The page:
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Interview with Clem Francis

Interviewee: 
Francis, Clem
Interviewer: 
Sailors, Greg
Date of Interview: 
1999-03-20
Identifier: 
LGFR0078
Subjects: 
Overcoming Obstacles; Relationships with People and Places; Stories and Storytellers
Abstract: 
Clem Francis is a retired member of the US Air Force. He recalls some of his training and his stints during the Korean War and the Cuban Missile Crisis.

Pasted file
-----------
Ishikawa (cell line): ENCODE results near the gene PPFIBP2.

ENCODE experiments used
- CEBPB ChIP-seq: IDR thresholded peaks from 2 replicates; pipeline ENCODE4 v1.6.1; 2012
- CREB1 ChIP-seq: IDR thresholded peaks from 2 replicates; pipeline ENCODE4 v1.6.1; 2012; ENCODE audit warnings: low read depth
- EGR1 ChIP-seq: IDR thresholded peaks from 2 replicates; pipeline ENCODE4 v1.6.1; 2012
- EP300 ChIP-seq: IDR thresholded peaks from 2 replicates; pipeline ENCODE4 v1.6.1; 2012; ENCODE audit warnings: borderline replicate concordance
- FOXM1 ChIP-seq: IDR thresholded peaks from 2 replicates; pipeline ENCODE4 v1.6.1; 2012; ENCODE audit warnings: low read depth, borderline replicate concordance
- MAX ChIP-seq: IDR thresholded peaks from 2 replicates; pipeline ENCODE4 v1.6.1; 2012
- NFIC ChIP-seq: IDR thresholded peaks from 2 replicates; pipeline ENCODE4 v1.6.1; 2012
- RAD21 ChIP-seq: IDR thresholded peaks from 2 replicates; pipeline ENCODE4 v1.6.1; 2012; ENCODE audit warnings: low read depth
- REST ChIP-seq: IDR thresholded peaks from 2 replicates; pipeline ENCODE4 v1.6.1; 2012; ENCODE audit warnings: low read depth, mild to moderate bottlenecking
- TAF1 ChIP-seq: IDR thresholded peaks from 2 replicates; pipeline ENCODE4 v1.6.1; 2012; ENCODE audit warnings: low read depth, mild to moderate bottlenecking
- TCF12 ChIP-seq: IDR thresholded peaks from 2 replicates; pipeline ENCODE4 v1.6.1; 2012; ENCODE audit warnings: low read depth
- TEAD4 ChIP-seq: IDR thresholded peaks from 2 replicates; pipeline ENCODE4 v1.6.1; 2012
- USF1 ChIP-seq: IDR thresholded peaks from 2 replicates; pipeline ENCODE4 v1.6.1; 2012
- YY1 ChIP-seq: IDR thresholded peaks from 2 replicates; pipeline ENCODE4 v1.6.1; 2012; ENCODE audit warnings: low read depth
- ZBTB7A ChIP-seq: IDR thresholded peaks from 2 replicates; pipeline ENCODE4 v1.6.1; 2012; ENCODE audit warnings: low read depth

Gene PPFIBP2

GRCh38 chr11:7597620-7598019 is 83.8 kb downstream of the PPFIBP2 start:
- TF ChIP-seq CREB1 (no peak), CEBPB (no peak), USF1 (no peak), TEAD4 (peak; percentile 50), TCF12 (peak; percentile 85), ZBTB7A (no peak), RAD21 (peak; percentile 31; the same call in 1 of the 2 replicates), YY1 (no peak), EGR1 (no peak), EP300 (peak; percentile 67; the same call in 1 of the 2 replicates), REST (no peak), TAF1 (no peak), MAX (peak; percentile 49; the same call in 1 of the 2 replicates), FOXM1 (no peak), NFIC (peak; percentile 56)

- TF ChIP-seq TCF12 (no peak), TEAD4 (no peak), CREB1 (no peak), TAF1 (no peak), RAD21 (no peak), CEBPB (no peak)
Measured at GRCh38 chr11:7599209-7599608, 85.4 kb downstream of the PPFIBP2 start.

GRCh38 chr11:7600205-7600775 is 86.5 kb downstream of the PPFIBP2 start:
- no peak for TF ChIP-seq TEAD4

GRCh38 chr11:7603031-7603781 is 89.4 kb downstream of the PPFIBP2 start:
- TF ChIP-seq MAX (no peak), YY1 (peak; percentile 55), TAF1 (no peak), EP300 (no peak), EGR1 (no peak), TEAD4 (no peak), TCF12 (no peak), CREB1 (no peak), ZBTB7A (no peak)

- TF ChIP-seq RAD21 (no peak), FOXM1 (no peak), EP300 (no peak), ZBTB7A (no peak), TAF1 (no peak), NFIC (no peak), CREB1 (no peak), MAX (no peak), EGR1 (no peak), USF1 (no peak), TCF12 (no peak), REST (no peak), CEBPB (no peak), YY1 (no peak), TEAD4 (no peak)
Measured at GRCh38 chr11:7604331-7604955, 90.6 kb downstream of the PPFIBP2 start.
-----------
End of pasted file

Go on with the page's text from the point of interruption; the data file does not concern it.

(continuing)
Collection: 
Charlotte Narrative and Conversation Collection
Collection Description: 
Greg Sailors interviewed Charlotte residents to collect stories for a class project at UNC Charlotte.
Transcript:
GS (Greg Sailors): This is Chief Master Sergeant Clem Francis, retired from the US Air Force. Today he is going to talk to us about the Third SS, the U2 Quick and the Blackbird. Go ahead Mr. Francis.